# Does iron(VI) fluoride exist?

Why does $$\ce{FeF6}$$ not exist? There are hexavalent iron compounds, so that is not the problem. There is the $$\ce{[Fe(CN)6]^3-}$$ ion, so there doesn't seem to be a steric problem.

• Maybe reading about bonding characteristics of Potassium Ferrate may help. Apr 17, 2021 at 4:43
• No, it doesn't, as far as it is possible to prove a negative. Nor do CrF6, MnF7 or CoF5. And note your steric argument is not correct, Fe3+ is appreciably bigger than Fe6+, as far as those terms have any meaning in chemical environments. Apr 17, 2021 at 8:51
• Not an answer. But $\ce{FeF3}$ as a crystal already is something like $\ce{FeF6}$, in the sense that each iron is bound to six fluorine atoms; the lattice is linked via $\ce{-F-}$ bridges. The existence of $\ce{[Fe(CN)6]^3-}$ is more of an argument for $\ce{[FeF6]^3-}$ than $\ce{FeF6}$. Apr 17, 2021 at 12:50
• Food for thought: The dimer of iron(III) fluoride doesn't exist(unlike iron(III) chloride), but the anion, $\ce{[Fe2F6]^-}$ does exist consisting of $\ce{Fe^2+}$ and $\ce{Fe^3+}$ ions and it form salts like $\ce{[NH4]Fe2F6}$. Apr 22, 2021 at 15:04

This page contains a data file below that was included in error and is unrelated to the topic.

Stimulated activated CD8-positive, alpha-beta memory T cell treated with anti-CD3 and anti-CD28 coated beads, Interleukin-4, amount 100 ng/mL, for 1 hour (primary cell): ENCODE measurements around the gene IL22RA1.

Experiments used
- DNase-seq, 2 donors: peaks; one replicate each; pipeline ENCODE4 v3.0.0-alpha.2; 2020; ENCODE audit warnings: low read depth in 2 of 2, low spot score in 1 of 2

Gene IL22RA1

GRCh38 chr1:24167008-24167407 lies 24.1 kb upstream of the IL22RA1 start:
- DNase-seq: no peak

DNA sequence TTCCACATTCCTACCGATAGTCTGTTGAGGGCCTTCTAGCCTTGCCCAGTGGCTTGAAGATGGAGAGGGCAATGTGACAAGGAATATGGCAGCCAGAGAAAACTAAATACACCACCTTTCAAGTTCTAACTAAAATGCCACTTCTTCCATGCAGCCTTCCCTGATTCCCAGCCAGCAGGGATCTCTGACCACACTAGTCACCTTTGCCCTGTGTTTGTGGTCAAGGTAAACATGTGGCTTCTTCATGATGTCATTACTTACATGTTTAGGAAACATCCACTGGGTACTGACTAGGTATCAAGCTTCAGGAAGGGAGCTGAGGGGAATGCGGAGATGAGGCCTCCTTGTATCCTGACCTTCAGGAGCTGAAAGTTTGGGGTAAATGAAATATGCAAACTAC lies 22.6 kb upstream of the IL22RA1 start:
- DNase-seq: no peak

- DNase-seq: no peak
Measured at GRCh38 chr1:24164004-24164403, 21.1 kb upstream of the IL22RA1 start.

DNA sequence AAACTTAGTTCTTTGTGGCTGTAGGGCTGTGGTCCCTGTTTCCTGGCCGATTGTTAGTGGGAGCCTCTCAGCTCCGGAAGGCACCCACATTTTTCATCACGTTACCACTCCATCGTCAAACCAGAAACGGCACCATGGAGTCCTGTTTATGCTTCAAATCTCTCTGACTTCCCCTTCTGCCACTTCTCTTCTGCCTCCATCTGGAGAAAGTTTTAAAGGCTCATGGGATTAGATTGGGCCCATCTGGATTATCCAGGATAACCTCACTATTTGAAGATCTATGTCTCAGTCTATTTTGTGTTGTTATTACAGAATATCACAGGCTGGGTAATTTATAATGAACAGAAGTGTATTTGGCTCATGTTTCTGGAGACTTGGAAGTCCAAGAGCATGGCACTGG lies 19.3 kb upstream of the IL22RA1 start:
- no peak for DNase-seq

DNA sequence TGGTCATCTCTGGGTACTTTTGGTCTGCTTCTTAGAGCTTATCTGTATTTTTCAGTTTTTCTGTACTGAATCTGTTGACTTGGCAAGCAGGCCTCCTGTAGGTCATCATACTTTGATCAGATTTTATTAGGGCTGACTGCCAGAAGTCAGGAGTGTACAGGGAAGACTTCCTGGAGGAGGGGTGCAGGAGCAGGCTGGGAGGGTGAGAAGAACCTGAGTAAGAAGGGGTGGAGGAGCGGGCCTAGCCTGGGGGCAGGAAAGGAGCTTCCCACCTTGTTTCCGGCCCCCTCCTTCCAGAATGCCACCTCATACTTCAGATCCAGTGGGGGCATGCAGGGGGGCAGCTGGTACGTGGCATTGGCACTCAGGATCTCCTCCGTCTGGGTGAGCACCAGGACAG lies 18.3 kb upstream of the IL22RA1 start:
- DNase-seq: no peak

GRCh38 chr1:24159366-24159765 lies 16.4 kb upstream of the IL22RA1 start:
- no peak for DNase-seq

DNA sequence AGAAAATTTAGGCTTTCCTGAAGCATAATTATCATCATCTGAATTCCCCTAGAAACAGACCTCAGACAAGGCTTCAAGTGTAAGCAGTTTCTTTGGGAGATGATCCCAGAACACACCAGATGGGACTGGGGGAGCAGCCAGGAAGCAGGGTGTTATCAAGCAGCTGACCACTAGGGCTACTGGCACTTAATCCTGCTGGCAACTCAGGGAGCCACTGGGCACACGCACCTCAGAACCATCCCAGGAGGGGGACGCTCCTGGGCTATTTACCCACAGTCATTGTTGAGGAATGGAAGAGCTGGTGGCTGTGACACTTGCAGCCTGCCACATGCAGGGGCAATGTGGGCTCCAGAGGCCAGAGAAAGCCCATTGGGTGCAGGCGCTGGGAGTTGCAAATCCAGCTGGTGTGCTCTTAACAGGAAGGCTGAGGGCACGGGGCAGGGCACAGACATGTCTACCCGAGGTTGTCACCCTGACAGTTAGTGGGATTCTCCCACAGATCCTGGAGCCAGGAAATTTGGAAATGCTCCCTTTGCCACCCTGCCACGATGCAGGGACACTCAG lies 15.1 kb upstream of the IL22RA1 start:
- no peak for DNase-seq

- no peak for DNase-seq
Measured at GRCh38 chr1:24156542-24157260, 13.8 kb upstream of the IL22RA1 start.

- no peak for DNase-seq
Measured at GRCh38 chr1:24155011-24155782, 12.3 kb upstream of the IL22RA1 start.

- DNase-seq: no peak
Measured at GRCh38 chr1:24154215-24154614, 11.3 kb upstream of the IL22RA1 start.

Besides steric factors related to the small size of the transition metal core, we could be seeing an electronic effect described in this answer. Iron is fairly early in the transition metal series, so when pushed beyond the $$+3$$ oxidation state it has few $$d$$ electrons in the central core. As explained in the referenced answer, this makes the iron strongly pi-electron accepting, and therefore more favorable for combining with a stronger pi-donor ligand such as oxide instead of fluoride.
• @ThomasForster Not exactly FeO2F2 but there are similar types of compounds: $\ce{Fe3(OF)2}$, $\ce{Li2Fe4OF8}$, $\ce{FeSbO2F2}$. Apr 22, 2021 at 14:57